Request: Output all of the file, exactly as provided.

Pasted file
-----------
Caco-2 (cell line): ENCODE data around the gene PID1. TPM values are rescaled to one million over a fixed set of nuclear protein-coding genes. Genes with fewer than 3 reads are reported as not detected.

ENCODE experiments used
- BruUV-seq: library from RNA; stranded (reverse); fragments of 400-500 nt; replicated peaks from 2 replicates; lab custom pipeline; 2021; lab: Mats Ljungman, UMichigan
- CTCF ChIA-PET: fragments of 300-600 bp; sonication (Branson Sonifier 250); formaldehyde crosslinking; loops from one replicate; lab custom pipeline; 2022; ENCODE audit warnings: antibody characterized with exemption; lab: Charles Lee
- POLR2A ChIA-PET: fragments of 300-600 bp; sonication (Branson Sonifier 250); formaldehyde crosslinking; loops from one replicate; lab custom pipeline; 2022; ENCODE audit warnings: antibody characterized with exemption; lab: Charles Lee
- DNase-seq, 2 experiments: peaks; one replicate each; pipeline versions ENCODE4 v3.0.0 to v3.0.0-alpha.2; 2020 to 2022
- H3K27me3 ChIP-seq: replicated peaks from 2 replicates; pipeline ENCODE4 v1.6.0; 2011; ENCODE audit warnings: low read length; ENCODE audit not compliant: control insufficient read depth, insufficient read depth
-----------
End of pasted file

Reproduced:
Caco-2 (cell line): ENCODE data around the gene PID1. TPM values are rescaled to one million over a fixed set of nuclear protein-coding genes. Genes with fewer than 3 reads are reported as not detected.

ENCODE experiments used
- BruUV-seq: library from RNA; stranded (reverse); fragments of 400-500 nt; replicated peaks from 2 replicates; lab custom pipeline; 2021; lab: Mats Ljungman, UMichigan
- CTCF ChIA-PET: fragments of 300-600 bp; sonication (Branson Sonifier 250); formaldehyde crosslinking; loops from one replicate; lab custom pipeline; 2022; ENCODE audit warnings: antibody characterized with exemption; lab: Charles Lee
- POLR2A ChIA-PET: fragments of 300-600 bp; sonication (Branson Sonifier 250); formaldehyde crosslinking; loops from one replicate; lab custom pipeline; 2022; ENCODE audit warnings: antibody characterized with exemption; lab: Charles Lee
- DNase-seq, 2 experiments: peaks; one replicate each; pipeline versions ENCODE4 v3.0.0 to v3.0.0-alpha.2; 2020 to 2022
- H3K27me3 ChIP-seq: replicated peaks from 2 replicates; pipeline ENCODE4 v1.6.0; 2011; ENCODE audit warnings: low read length; ENCODE audit not compliant: control insufficient read depth, insufficient read depth